Intel's PSN security feature hit by privacy controversy

Intel’s PSN security feature hit by privacy controversyIntel’s latest processor has an in-built serial number – and nobody likes it. Tom Foremski reports
When Intel announced that its latest Pentium III microprocessor would feature a unique Processor Serial Number (PSN) it expected praise for a solution that would enable more secure e-commerce transactions.  
 
  A safe bet?… Intel’s latest Pentium III microprocessor featuring the controversial Processor Serial Number.
Instead, Intel sparked a storm of controversy over the feature, with US privacy groups claiming that the PSN feature is a serious attack on computer user privacy because it could be used to track visits to various web sites. Several major US privacy groups asked Intel to remove the feature. Intel refused so the privacy groups are now lobbying investment fund managers to hit Intel where it hurts, by asking fund managers to divest hundreds of millions of dollars in Intel stock.
“We did invite representatives of various privacy groups to our headquarters to try and explain the PSN feature and persuade them that it does not jeopardise users,” said an Intel spokesperson. Intel’s only concession was to say that it would ship a utility with Pentium III systems that would have the PSN feature turned off.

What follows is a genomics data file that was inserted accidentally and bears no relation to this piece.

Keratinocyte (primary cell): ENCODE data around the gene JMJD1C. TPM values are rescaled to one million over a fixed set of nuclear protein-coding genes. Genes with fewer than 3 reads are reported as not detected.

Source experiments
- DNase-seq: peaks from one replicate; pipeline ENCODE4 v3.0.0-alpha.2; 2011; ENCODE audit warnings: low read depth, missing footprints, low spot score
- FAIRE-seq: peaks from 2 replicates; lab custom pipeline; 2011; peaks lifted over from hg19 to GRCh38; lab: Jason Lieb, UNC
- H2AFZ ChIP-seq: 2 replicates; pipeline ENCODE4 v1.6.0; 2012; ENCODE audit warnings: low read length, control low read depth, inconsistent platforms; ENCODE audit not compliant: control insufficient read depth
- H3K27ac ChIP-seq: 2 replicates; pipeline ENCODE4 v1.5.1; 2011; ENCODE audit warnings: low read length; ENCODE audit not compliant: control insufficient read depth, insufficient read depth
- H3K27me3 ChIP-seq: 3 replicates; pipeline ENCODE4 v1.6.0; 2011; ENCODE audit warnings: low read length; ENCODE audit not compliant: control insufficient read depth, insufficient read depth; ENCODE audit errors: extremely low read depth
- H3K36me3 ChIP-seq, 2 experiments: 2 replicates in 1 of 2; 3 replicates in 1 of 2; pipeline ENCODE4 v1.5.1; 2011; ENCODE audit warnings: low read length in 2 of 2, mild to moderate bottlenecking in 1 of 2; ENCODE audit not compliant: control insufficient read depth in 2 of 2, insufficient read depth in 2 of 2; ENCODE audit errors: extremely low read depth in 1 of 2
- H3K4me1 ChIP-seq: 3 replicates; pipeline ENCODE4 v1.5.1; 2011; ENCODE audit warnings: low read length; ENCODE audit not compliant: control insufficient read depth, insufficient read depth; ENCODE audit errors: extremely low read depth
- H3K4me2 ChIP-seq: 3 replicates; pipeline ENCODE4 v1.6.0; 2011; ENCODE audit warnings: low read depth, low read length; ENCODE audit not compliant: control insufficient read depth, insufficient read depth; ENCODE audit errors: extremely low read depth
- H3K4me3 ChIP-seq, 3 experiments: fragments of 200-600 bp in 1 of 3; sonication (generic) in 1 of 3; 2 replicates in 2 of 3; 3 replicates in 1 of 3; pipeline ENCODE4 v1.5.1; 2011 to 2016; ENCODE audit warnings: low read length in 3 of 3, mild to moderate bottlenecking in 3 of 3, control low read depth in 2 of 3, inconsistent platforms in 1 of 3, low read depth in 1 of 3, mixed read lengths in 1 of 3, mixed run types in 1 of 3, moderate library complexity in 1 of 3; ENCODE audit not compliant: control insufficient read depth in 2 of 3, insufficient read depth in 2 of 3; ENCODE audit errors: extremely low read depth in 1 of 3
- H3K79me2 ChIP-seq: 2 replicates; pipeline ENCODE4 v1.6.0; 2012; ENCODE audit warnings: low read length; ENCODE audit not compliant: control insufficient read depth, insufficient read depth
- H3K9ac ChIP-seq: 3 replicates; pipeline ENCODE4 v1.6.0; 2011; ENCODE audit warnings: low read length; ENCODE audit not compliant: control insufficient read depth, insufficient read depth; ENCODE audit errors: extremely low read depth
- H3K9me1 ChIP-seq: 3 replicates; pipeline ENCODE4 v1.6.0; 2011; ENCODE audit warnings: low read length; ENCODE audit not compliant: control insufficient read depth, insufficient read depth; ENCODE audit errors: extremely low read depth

But that effort failed to mollify privacy concerns, especially after a German computer magazine reported that it had found an easy way to hack the Intel software utility and turn on the PSN feature without the user being aware.
According to Intel, the PSN feature offers major benefits. PSN can be used to make sure only registered users run software applications, it can be used to improve the security of online e-commerce transactions, and there are other applications in remote management of large numbers of PCs that bring important benefits for large companies.
But Intel has not managed to persuade its OEMs about these benefits. IBM, Gateway, Dell Computer, and Compaq Computer have switched PSN off in their Pentium III systems. They have decided to modify the BIOS chipset that controls each PC rather than rely on Intel’s software utility.
These four PC makers represent the majority of PC sales and their thumbs-down vote shows that Intel has failed in yet another major PC initiative. Intel competitors Advanced Micro Devices and Cyrix have also decided not to copy the PSN feature.
“Intel has painted itself into a corner with the Pentium III,” noted Brian Halla, CEO of Cyrix parent National Semiconductor. “Tying the PC user to a specific PC in order to secure online transactions is the wrong approach. We are advocating a smartcard-based approach that would allow people to use any type of PC.”


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